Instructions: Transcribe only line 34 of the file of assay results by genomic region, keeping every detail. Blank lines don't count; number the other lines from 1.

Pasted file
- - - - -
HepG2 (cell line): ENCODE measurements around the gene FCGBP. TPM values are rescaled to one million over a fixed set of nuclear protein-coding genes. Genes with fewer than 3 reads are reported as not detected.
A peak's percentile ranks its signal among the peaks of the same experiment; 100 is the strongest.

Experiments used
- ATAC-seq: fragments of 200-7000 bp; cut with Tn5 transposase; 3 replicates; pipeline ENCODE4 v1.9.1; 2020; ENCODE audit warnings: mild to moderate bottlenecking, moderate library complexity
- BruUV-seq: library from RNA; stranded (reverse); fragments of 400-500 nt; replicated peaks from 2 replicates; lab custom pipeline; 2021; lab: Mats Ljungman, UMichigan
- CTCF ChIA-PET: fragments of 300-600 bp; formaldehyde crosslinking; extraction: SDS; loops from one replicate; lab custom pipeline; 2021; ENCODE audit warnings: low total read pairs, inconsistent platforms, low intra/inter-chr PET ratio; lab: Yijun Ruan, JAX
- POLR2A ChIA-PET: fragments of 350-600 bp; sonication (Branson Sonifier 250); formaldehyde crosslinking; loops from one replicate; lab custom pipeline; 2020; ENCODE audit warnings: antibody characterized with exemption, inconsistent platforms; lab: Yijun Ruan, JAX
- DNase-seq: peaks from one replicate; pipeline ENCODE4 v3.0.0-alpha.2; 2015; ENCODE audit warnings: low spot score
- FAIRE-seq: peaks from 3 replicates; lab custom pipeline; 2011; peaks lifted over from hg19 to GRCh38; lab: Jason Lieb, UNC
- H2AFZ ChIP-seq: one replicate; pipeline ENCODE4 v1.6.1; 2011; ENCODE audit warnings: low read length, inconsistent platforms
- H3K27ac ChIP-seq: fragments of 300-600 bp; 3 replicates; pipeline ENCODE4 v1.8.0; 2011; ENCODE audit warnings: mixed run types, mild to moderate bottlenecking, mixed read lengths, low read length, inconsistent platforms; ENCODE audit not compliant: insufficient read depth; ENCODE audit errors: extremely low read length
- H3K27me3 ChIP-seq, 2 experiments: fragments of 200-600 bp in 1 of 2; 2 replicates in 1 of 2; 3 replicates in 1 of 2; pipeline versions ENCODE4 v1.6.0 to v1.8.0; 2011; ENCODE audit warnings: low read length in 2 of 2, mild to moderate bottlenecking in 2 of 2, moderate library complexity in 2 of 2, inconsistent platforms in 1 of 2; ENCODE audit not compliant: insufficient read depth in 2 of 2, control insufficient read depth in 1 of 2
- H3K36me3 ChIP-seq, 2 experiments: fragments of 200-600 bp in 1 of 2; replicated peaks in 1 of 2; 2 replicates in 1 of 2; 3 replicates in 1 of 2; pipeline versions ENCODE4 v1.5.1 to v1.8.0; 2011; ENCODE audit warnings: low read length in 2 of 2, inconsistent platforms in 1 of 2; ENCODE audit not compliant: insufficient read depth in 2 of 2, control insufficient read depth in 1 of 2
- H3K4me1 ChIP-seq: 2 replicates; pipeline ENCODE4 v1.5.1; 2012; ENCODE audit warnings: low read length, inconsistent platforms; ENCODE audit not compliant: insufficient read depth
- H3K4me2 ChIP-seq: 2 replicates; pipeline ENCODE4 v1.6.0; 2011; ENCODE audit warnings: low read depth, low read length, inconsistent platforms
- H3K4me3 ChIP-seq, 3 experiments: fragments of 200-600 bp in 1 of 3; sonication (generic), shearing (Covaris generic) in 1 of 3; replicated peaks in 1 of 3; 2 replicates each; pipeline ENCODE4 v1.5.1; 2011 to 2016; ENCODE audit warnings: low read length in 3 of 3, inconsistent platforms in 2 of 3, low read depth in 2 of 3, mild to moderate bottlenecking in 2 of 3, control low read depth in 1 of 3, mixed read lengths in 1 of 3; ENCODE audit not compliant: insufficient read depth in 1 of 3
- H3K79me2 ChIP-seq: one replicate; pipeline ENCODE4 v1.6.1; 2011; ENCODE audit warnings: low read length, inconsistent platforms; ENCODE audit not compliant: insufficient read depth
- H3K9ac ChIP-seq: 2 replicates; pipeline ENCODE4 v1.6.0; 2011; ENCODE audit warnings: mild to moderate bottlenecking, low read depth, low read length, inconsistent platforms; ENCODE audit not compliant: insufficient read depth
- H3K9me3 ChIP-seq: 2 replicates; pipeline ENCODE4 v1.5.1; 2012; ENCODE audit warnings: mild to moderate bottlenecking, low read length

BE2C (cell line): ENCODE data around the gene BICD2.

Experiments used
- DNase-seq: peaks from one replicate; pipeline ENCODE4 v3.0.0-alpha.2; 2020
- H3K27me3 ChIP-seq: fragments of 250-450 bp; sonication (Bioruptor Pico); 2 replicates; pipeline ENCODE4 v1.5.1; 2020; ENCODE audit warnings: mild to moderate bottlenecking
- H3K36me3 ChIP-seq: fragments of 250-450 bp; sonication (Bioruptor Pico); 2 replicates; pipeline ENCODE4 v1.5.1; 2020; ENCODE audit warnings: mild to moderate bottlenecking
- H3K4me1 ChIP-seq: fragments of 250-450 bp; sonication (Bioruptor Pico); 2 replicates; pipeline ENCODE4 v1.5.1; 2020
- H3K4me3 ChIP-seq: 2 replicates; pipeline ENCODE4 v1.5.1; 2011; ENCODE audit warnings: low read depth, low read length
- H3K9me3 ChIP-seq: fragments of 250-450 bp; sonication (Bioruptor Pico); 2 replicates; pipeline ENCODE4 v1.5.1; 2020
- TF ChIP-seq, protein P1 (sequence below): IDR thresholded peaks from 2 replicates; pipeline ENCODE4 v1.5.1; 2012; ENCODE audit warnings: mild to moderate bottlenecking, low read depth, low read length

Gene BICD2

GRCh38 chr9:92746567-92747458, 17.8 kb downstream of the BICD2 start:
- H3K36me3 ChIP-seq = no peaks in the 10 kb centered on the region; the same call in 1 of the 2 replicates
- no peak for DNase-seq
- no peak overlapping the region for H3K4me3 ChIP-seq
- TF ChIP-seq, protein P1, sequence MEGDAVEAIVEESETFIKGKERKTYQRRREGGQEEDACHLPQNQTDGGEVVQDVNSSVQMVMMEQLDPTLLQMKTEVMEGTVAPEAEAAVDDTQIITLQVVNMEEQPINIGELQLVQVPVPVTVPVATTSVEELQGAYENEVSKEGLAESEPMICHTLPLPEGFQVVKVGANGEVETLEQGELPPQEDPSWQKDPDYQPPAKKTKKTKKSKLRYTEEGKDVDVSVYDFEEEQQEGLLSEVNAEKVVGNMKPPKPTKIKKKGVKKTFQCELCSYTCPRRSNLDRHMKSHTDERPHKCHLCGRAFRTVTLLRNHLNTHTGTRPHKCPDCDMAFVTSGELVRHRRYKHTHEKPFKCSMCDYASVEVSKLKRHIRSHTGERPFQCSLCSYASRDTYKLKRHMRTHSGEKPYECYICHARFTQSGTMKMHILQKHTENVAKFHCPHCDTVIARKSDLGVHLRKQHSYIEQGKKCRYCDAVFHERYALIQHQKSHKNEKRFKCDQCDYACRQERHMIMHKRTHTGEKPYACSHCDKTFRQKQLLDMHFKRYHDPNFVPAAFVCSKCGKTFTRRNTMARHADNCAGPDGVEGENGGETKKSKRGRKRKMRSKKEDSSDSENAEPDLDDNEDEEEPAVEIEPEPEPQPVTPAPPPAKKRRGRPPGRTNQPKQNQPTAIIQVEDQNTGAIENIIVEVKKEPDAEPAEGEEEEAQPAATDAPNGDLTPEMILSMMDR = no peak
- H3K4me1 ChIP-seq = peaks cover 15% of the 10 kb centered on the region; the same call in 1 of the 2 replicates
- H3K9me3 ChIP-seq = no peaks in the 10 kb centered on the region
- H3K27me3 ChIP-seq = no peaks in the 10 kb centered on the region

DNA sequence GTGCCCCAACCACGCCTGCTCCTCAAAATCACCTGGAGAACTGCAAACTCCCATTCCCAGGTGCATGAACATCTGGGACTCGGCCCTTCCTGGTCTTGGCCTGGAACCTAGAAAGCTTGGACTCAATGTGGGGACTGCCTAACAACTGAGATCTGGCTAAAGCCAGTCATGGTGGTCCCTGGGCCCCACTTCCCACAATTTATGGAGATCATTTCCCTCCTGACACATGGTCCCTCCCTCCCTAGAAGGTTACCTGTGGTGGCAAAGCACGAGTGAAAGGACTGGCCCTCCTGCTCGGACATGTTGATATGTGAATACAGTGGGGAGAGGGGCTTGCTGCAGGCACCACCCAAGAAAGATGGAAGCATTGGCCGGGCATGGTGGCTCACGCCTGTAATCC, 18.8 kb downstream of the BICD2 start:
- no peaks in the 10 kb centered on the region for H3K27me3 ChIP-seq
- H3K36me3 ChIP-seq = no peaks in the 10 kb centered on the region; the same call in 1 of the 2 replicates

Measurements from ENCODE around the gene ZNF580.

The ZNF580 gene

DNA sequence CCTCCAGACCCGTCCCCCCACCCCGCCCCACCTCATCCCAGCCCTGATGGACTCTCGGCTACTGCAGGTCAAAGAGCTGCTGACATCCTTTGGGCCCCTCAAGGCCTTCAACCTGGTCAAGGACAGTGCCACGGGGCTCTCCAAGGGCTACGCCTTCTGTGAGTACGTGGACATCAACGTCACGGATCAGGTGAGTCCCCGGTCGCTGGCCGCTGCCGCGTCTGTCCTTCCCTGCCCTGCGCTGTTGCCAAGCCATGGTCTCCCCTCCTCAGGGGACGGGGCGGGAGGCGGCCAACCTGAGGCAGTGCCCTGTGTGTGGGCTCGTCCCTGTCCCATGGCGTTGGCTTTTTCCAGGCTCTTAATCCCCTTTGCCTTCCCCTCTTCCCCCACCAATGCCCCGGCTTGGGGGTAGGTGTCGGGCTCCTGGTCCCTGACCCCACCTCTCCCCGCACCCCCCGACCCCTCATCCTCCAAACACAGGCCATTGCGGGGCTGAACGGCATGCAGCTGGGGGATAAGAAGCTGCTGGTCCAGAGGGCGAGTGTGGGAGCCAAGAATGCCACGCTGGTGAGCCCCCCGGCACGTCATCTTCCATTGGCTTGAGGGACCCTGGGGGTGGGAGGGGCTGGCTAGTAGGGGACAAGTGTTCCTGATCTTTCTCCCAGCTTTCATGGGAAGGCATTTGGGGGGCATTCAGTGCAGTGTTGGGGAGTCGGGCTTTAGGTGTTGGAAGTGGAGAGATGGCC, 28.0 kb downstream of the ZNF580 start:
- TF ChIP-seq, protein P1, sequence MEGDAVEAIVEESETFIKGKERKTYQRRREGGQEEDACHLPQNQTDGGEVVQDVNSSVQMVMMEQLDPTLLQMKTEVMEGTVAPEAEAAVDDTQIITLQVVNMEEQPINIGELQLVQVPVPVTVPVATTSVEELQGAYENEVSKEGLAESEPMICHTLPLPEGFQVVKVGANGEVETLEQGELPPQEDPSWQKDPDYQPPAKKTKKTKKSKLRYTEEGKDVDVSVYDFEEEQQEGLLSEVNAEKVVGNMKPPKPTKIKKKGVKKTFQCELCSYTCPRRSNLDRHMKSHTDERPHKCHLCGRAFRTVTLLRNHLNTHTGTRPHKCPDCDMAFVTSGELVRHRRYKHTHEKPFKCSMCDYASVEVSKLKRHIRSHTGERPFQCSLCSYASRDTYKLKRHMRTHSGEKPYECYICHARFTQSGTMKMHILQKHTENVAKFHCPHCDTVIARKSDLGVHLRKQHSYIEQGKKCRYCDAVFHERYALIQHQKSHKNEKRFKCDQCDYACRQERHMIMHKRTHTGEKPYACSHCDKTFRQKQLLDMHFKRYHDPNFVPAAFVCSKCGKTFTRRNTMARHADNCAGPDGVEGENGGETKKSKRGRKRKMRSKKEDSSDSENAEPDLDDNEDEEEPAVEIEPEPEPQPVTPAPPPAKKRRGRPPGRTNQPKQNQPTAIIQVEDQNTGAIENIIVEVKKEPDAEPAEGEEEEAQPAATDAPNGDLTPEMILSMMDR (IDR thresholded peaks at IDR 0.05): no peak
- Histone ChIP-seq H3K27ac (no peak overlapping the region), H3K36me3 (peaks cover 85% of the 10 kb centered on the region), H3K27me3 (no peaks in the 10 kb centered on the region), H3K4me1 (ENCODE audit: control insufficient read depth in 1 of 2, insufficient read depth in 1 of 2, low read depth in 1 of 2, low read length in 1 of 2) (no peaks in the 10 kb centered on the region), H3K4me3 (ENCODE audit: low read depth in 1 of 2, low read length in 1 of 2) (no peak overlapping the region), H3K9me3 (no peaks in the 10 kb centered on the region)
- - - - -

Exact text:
- TF ChIP-seq, protein P1, sequence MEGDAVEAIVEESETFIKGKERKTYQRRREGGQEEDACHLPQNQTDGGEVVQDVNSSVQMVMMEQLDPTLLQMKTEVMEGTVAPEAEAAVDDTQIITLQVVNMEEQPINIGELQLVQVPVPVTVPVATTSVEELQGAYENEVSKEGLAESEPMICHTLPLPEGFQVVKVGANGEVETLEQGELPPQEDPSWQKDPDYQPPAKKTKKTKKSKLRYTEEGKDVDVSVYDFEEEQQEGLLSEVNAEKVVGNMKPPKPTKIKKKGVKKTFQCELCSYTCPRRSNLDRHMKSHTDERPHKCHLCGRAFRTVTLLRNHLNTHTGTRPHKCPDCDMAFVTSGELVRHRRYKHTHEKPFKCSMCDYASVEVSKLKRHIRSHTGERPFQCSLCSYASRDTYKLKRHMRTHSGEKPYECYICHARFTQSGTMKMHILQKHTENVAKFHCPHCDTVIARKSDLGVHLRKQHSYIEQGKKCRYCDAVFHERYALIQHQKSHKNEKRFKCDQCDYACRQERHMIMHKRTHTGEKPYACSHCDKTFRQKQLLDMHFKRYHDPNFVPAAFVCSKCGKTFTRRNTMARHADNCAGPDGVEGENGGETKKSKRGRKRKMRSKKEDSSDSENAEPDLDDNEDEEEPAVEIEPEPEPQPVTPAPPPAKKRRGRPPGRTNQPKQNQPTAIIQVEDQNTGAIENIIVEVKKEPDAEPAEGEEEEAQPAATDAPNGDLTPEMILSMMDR = no peak